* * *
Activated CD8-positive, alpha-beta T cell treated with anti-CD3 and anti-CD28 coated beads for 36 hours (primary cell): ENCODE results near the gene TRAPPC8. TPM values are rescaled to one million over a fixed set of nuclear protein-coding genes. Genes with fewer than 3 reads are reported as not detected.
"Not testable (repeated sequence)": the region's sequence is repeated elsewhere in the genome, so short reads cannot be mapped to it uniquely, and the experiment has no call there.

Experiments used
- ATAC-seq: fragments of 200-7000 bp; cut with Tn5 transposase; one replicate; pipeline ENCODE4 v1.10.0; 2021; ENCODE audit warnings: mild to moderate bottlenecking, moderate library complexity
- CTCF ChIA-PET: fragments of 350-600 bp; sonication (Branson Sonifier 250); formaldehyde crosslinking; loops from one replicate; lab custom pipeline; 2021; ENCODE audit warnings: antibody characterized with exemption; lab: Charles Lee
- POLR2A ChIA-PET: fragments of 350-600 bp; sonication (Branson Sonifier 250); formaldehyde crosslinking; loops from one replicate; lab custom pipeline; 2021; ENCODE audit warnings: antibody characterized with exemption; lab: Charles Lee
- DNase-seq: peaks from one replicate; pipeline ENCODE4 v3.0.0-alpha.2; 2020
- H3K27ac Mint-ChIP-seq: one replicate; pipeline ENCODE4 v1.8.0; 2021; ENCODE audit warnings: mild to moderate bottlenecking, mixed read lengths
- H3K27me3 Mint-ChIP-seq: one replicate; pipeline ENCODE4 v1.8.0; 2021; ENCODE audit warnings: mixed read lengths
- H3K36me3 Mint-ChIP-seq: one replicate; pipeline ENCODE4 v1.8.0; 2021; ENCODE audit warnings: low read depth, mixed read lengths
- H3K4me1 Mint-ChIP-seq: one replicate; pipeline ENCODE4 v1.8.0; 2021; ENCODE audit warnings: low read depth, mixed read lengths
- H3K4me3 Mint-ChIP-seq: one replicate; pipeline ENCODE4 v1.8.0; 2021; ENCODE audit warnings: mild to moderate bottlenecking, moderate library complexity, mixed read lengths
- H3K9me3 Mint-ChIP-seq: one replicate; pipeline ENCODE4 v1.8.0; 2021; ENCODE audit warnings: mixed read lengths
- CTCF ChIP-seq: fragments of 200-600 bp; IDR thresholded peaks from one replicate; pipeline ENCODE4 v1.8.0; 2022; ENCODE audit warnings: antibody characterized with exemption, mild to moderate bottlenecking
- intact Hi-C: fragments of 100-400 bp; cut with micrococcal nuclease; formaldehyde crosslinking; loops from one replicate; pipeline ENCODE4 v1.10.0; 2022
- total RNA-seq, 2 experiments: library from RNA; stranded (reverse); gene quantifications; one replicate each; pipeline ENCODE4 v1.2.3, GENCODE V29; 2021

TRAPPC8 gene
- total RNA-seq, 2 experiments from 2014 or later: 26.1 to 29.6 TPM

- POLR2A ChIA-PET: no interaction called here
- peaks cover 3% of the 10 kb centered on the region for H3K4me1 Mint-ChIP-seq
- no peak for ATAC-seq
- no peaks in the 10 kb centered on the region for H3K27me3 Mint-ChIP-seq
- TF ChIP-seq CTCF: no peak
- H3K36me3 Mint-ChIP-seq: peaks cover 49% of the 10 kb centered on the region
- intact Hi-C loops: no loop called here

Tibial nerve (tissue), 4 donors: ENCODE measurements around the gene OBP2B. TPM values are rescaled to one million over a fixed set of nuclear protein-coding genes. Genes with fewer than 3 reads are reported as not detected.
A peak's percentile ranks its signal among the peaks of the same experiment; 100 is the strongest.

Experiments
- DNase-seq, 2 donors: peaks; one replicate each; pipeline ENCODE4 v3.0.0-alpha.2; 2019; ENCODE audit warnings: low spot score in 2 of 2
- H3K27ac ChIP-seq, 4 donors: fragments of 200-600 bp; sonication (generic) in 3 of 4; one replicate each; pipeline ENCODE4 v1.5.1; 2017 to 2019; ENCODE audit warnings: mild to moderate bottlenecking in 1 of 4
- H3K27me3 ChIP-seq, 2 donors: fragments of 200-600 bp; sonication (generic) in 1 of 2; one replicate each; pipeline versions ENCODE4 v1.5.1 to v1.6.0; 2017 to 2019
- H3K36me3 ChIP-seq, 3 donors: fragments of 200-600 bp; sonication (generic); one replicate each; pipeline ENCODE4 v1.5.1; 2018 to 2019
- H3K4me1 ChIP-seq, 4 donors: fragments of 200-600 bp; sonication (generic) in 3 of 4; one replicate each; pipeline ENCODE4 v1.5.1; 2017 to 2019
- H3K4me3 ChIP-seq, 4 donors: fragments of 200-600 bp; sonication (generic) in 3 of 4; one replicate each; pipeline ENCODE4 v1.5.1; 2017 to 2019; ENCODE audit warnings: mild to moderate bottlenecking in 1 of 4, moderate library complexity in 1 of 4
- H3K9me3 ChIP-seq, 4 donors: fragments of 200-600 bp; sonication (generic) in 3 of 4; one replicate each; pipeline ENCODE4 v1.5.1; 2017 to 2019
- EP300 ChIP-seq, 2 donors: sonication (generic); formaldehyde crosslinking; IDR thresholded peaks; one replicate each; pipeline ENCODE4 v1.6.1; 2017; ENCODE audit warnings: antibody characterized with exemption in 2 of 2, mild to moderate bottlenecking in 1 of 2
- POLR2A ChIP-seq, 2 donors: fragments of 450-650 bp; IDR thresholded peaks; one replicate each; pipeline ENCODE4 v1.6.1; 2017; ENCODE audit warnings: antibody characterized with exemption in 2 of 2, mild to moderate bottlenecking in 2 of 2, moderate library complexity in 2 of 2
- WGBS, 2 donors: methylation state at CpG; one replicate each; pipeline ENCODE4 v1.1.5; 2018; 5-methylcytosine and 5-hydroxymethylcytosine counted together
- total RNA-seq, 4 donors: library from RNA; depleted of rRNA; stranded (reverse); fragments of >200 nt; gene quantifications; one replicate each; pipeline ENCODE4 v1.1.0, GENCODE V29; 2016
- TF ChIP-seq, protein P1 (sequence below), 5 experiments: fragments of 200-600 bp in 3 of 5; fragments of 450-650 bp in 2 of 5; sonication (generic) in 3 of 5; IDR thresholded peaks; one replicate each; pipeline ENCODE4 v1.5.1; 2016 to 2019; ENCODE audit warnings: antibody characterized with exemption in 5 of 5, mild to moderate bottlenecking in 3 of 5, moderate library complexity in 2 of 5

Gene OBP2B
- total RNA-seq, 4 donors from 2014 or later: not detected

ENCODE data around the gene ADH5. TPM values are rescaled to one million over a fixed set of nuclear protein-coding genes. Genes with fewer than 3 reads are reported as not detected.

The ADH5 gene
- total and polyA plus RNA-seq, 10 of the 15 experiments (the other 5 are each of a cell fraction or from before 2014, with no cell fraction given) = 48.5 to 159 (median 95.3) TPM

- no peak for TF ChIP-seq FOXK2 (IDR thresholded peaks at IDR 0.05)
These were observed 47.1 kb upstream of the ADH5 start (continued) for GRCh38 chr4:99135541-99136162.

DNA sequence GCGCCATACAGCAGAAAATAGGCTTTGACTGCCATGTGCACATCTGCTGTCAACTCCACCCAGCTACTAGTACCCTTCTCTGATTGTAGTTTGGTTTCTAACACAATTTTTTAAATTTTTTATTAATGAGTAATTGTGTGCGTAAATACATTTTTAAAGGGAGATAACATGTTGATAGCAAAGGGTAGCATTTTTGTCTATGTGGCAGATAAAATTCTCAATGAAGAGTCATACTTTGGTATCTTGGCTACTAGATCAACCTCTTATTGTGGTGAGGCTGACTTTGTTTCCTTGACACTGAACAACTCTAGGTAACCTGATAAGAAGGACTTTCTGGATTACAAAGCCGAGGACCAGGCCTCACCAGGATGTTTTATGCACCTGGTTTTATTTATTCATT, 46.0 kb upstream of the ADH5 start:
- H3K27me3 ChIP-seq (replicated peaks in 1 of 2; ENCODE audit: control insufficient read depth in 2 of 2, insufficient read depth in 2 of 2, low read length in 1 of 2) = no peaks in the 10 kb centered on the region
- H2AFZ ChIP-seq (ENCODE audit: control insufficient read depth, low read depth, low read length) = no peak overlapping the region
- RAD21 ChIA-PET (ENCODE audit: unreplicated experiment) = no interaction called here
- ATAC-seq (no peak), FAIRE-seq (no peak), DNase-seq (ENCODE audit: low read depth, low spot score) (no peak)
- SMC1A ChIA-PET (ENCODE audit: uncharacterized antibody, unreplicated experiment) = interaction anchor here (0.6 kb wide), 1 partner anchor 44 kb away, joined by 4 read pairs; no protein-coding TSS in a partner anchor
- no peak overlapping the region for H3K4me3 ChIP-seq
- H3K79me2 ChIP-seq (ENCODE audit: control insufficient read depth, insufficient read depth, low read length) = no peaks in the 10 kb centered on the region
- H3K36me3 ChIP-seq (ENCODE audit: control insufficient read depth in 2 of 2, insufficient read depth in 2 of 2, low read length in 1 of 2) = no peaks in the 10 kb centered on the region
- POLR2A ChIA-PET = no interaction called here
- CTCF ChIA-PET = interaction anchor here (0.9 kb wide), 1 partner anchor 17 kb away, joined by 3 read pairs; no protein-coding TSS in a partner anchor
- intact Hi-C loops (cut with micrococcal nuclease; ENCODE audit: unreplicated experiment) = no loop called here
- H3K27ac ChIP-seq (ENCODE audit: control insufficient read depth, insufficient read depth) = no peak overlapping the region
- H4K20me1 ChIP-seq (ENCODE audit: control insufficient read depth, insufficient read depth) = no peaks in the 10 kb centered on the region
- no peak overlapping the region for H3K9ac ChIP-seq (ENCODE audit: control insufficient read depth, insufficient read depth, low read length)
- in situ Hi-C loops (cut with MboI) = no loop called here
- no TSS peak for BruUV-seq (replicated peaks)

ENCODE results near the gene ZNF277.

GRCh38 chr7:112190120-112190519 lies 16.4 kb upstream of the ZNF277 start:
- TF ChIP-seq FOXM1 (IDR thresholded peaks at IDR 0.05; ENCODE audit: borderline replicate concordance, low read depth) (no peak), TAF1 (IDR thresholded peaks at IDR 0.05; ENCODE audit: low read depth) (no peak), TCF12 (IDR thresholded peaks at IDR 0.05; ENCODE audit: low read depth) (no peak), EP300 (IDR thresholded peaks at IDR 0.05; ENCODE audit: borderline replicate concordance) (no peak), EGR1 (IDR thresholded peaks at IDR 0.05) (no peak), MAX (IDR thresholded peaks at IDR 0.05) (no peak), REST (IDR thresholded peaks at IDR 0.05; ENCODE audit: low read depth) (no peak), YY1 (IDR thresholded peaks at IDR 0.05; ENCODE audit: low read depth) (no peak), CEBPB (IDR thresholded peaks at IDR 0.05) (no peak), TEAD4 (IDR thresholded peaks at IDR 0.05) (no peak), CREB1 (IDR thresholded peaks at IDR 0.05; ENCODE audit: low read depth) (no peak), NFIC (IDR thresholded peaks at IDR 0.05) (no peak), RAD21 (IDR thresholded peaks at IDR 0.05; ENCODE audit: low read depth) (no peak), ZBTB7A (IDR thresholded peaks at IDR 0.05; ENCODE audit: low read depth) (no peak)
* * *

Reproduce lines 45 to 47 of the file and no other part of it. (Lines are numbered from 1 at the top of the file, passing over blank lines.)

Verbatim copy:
- total and polyA plus RNA-seq, 10 of the 15 experiments (the other 5 are each of a cell fraction or from before 2014, with no cell fraction given) = 48.5 to 159 (median 95.3) TPM

- no peak for TF ChIP-seq FOXK2 (IDR thresholded peaks at IDR 0.05)
These were observed 47.1 kb upstream of the ADH5 start (continued) for GRCh38 chr4:99135541-99136162.